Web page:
Presented by Cynthia Wagner, daughter of Larry Wigley
Former Woodrow Wilson Basketball Players and Former US Navy Lieutenant Commander
Larry WIgley was one of the first great basketball players produced by Camden County in the mid-1950s, when the sport was beginning to really flourish. Born in East Camden, he led Woodrow Wilson to two City Series championships and a state title in 1950.
Wigley, now deceased, went on to an outstanding career at the U.S. Naval Academy and a 29-year career in the Navy. He attained the rank of Lieutenant Commander and went on to command a nuclear-powered attack submarine from the time it was built at the New York Shipyard in where else but Camden, N.J.
Larry was a 6’1” center on the great Wilson teams coached by Al Bass. He led the Tigers to two City Series titles when it featured holy wars involving Wilson, Camden, Camden Catholic and St. Joe’s. In his senior year, he captained the team and set new records in seven of eight categories in City Series competition and set a new school scoring mark with 386 points. As to what he meant to Wilson, his number “10” was retired when he graduated from the East Camden school.
When he led the team to the NJSIAA state tournament in Elizabeth, he was named to the All-State team picked by New Jersey newspapermen who followed the sport. Rarely did a South Jersey athlete get that recognition when the power was perceived to be in the North.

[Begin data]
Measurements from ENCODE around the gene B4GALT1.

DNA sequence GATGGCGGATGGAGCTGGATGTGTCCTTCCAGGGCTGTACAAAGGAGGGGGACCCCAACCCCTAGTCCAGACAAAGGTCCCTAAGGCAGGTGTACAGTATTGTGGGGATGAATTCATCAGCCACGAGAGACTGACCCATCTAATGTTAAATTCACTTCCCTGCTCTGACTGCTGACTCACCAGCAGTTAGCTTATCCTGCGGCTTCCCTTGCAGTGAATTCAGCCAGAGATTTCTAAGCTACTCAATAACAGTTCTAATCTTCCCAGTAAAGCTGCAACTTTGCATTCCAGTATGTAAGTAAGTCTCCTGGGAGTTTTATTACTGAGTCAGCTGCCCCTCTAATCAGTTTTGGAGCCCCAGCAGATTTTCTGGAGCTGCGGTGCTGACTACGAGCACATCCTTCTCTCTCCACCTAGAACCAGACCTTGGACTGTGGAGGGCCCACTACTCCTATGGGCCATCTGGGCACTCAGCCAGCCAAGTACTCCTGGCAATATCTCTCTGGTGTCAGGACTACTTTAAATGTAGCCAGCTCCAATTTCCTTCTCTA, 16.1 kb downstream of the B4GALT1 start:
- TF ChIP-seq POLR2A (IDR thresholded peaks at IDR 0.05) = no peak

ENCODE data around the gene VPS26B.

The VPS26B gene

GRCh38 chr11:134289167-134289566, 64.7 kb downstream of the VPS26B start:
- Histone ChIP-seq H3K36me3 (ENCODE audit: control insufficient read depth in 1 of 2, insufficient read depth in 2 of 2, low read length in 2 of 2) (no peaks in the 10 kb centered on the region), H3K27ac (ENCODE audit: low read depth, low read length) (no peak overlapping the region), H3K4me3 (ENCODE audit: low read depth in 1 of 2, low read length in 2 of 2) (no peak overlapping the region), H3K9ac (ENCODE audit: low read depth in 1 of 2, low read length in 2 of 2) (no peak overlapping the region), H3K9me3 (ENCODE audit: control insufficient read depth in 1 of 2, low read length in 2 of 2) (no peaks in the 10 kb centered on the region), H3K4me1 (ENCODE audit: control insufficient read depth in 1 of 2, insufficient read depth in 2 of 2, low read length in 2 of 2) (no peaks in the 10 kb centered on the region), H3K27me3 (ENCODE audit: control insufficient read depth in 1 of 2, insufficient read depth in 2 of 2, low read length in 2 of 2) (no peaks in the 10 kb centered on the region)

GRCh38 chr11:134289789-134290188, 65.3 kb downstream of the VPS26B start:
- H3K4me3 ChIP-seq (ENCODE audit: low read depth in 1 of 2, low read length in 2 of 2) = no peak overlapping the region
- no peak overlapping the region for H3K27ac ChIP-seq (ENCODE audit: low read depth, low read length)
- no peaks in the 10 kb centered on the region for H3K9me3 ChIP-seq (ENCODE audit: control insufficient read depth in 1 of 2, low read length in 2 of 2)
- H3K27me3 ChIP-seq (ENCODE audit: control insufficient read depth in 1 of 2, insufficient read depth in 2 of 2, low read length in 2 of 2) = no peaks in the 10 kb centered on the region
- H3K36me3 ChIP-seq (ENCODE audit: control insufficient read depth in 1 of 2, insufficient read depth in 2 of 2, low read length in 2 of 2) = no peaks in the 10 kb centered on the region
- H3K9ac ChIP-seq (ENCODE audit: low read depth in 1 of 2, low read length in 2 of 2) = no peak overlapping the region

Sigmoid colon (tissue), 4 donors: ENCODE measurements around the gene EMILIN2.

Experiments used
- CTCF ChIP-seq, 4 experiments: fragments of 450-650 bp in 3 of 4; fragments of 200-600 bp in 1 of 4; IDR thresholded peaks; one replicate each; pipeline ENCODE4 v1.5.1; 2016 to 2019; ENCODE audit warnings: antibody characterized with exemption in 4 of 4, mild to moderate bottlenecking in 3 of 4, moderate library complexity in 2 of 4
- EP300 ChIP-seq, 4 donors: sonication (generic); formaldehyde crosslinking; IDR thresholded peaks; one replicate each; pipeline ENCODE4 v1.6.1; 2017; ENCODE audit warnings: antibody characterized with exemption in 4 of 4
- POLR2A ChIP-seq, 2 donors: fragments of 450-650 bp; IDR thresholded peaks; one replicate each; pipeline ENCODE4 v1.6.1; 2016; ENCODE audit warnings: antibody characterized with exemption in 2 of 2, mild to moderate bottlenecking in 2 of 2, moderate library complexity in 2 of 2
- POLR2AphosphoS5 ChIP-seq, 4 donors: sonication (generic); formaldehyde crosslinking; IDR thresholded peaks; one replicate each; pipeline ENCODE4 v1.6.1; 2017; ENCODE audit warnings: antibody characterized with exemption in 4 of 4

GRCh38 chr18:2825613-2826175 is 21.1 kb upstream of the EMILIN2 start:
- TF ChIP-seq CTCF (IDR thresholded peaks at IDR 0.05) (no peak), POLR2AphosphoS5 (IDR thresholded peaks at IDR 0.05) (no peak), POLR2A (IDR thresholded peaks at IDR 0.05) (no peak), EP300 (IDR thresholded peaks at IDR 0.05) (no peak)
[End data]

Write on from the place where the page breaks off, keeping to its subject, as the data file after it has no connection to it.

Wigley then matriculated at Wyoming Seminary in Pennsylvania, a stepping stone to admission at the U.S. Naval Academy in Annapolis. He grew two more inches, which he used to establish a new school scoring record. He also captained the Wyoming Seminary squad and received mention on rival teams’ All-Opponent list.
He was a four-year starter on Navy teams that played a tough national schedule and was among the leading foul shooters in the nation. Once again, he captained the Navy five, coached by Ben Carnevale, as a senior. He was selected to the “Who’s Who” list at graduation but then it was time to get on with life’s really important work.
Wigley spent 29 years in the Navy, almost all in the growing nuclear submarine field. His first assignment was aboard a destroyer, but then he attended Officer Submarine School. He had one last fling at basketball in 1958-59 when he was named to the All-Navy team and played in an AAU tournament, but then took over as engineering officer on a ballistic nuclear sub.
He progressed in rank as well and received command of first the USS Tulle and next the USS Guardfish when it was commissioned in 1966. During those years, WIgley, his wife Shirley and their three children lived in Cherry Hill. Before retiring as a LCDR, he also had command of the commissioning and operation of the submarine base in Bangor, WA. A footnote to his Naval career, he commanded the submarine repair tender USS Holland AS-32 which received the prestigious Battenburg Cup as a symbol of operational excellence to the best ship or submarine in the U.S. Navy Atlantic Fleet – the first time an auxiliary ship received that award.
Larry WIgley even wrote a published novel, “Mission Complete,” in 2005. He died in 2013 and is buried in, fittingly, Arlington National Cemetery. Our thanks to his daughter, Cynthia Wagner of Massachusetts, for providing these details.